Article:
Tuesday, November 4, 2014

California passes new law aimed to reduce sexual harassment of field workers

Last year a number of media outlets featured stories about the sexual harassment of field workers. NPR did two stories found here and here. These two stories were covered on the blog here. Frontline also covered this same story here. The stories are similar and tragic. The women were all sexually assaulted, but out of fear of reprisals did not immediately report the crimes. After her assault, one woman continued to work the fields until she could not take it anymore. She reported the incident and was fired immediately. She was threatened with calls to the Immigration and Naturalization Service (INS) if she pursued legal action against her attacker. This year the California Legislature passed a law aimed at protecting field workers from sexual harassment by going after the labor contractors who employ them.

On September 28, 2014, California Governor Edmund Brown, Jr. signed into law Senate Bill (hereafter, “S.B.”) 1087. S.B. 1087 was introduced by Senator Monning (D-Carmel) and goes into effect on January 1, 2015. The Bill will punish labor contractors who hire workers with a history of sexual harassment by revoking or suspending their licenses. Further, the bill mandates sexual harassment training for both supervisors and employees.

Senator Monning was inspired to write the bill after hearing the reports by Univision, UC Berkeley’s Investigative Reporting Program, Frontline, and the Center for Investigative Reporting. The reports exposed how rampant the problem of sexual harassment was and how little was being done about it. Senator Monning said this bill “is the first step to help protect these workers from unwanted sexual advances and sexual violence.”

As the NPR and Frontline pieces point out, the victims are in an extremely vulnerable position. They work in isolated locations where the harassment can go unnoticed. They are in desperate need of their jobs. The perpetrators of the harassment are often supervisors who control whether these women will keep their jobs. The women fear they will lose their jobs if they report any incidents. These fears are grounded in reality. The women from the NPR and Frontline stories did lose their jobs when they reported the incidents. All it takes is one phone call and their entire livelihood could be taken away. This leads to a feeling of helplessness for the women and invincibility for the perpetrators and the supervisors who look past it.

While S.B. 1087 was making its way through the legislature, Michael Marsh from California Rural Legal Assistance commented that:

a lot of the harassers are serial harassers. They go from one place of employment to the next place of employment and no one ever checks on their credentials or checks their background.

This new law will prevent labor contractors from hiring anyone who has been found by a court or administrative agency to have committed sexual harassment upon another employee.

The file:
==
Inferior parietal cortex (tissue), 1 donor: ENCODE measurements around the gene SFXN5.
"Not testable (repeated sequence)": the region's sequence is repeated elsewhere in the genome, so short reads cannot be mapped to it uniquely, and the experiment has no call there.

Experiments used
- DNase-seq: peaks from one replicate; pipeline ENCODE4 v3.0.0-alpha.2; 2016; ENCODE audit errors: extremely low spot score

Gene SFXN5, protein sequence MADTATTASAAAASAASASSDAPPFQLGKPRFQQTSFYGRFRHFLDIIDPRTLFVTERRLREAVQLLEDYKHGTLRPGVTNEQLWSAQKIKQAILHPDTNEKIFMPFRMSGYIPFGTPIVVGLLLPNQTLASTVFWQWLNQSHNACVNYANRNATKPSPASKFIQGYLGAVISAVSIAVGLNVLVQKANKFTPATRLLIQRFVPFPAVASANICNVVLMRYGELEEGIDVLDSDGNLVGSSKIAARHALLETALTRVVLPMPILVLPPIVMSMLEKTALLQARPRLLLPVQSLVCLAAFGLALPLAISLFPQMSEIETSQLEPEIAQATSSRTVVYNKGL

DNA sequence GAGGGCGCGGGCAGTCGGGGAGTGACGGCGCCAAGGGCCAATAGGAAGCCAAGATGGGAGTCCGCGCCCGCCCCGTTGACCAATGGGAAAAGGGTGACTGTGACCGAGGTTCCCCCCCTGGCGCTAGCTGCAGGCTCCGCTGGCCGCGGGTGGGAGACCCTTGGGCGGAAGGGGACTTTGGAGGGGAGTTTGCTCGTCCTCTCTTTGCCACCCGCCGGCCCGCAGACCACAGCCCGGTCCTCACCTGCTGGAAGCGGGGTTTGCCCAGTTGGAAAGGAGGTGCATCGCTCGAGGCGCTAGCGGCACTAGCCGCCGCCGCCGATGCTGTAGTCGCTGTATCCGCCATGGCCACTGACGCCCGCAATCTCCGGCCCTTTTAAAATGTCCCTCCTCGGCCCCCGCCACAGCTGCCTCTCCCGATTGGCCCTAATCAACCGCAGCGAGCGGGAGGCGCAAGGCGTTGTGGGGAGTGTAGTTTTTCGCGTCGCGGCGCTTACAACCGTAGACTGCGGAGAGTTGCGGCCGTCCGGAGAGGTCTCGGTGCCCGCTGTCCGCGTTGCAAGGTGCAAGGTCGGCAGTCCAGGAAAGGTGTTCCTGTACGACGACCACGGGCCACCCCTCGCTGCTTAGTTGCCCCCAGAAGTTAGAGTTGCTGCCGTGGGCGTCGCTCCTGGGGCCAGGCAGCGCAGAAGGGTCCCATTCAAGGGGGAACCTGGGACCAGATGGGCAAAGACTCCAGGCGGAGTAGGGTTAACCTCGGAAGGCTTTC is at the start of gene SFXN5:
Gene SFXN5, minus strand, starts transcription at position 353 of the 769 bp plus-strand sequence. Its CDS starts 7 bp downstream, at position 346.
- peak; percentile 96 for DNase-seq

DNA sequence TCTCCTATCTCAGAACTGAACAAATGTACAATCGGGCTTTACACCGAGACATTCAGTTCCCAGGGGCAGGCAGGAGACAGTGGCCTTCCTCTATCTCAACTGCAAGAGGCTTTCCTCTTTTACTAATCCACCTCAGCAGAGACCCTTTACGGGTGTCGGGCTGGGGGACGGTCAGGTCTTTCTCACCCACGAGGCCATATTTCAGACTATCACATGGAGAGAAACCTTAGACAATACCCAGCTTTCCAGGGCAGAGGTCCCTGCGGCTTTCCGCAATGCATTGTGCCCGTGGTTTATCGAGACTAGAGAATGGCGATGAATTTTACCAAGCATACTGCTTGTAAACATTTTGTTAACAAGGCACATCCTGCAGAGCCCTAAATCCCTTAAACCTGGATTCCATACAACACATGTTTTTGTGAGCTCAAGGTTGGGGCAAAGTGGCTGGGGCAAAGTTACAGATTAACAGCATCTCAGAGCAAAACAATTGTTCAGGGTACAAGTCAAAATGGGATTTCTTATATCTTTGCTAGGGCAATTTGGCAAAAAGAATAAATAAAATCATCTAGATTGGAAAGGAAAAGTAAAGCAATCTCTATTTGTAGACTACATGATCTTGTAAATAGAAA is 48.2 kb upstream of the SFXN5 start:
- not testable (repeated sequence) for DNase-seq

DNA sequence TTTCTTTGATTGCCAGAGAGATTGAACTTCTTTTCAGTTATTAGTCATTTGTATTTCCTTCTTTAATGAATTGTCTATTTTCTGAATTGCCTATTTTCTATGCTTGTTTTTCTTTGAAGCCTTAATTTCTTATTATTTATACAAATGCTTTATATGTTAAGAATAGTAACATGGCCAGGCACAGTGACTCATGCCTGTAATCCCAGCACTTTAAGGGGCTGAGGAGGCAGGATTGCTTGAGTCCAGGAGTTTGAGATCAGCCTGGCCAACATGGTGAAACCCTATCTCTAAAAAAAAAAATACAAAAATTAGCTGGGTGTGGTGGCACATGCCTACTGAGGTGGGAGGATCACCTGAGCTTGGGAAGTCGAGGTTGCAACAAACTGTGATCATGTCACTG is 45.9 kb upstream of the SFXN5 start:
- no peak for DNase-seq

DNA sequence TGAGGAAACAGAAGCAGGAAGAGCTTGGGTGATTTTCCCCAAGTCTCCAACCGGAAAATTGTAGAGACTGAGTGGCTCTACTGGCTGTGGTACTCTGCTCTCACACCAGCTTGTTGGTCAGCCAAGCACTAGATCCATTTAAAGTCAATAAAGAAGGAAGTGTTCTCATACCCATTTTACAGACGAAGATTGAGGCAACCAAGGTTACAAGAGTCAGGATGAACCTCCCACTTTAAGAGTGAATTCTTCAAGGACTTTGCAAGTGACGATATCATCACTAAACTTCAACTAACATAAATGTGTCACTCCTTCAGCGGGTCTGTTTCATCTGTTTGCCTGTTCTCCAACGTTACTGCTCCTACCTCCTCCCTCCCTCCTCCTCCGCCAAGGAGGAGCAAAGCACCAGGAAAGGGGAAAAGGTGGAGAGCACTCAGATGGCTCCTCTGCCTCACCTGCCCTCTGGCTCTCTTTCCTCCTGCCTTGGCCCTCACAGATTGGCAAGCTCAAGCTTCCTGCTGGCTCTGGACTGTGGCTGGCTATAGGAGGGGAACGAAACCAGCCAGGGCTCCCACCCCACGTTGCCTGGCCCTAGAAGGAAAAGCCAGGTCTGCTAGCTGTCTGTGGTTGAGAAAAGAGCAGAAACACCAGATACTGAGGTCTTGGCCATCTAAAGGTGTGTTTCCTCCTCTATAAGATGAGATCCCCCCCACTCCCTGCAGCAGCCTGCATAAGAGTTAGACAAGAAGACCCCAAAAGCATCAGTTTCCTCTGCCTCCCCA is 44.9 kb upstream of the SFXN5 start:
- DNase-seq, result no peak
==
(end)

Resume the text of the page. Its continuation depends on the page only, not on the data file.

S.B. 1087 passed through the California Legislature with some resistance. Six Senators – all Republican – voted no. Twenty-three Assemblymembers voted no, again all Republican. I am not surprised by the ideological split in the votes, but I am surprised by the amount of opposition. And most surprising of all was the number of female no votes:  Among the ‘No’ votes were seven female Assemblymembers and one female senator.


Charlie said...

Great post! It's interesting to see that there were female assemblymembers and senators who opposed this bill. But there are probably a list of valid reasons that they opposed it. For example, they could have seen it as being too lenient on people with histories of sexual harassment. They could have also argued, and I would agree, that victims of sexual harassment at the workplace need more protection in some areas, such as anti-retaliatory conduct by supervisors and coworkers (as the NPR and Frontline mentions, but I don't think the bill addresses). I also wonder if there are any current anti-workplace sexual harassment statutes. If so, wouldn't these laws apply to fieldworkers? Or conversely, maybe S.B. 1087 should apply to all workplaces, whether on the farm or in the office.

Desi Fairly said...

Hats off to the governor; September 28, 2014 was a productive day for Jerry Brown! In addition to SB 1087, he also singed AB 1897 in an effort to provide more legal rights to farmworkers. AB 1897 makes farmers civilly responsible for wage theft committed by contractors that hire farmworkers on the farmer’s behalf. The legislation will really benefit illegal farmworker immigrants and guest worker immigrants on the H2A visa. Before AB 1897, farmers would hire (and thereby shift liability to) contractors to recruit immigrants for the harvesting season. Then, when the contractors committed wage theft against the immigrants, the farmers would claim that they were not liable for the abuse. Both SB 1087 and AB 1897 recognize that workers in the fields are often the subjects of exploitation and deserve extra protection.